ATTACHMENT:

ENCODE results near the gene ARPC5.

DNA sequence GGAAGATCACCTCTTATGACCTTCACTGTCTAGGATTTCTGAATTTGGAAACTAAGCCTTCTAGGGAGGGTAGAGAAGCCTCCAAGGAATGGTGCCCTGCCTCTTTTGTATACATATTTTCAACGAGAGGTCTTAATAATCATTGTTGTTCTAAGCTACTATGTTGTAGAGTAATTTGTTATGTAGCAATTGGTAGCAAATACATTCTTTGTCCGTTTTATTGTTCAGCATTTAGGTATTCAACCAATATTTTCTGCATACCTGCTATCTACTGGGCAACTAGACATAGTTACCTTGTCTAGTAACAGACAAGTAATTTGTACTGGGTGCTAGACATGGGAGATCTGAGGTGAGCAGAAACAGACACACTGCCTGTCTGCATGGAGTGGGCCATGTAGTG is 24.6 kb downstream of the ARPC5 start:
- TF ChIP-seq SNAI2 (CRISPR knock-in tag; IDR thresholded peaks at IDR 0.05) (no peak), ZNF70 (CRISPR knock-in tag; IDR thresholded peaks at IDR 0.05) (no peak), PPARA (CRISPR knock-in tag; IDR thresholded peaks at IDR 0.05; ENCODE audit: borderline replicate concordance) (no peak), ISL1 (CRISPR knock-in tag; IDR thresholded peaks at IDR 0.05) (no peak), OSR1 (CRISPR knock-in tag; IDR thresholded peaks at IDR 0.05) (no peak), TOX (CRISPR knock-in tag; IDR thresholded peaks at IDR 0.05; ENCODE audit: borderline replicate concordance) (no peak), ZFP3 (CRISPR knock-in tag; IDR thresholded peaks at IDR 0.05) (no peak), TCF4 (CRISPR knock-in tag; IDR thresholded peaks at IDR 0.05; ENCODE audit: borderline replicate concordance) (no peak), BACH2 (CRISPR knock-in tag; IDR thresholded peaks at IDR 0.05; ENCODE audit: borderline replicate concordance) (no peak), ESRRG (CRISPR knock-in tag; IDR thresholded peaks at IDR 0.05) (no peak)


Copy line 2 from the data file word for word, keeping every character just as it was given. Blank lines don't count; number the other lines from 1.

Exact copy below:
DNA sequence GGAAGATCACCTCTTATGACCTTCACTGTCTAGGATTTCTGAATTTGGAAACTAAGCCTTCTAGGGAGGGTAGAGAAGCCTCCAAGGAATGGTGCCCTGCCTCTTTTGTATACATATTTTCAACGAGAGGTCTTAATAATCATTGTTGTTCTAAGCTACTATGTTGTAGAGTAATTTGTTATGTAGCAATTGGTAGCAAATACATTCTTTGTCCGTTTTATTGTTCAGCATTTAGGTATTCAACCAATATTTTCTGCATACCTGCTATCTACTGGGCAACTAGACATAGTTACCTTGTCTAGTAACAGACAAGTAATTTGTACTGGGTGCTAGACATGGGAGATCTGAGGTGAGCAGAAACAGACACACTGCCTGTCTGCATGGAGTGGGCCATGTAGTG is 24.6 kb downstream of the ARPC5 start: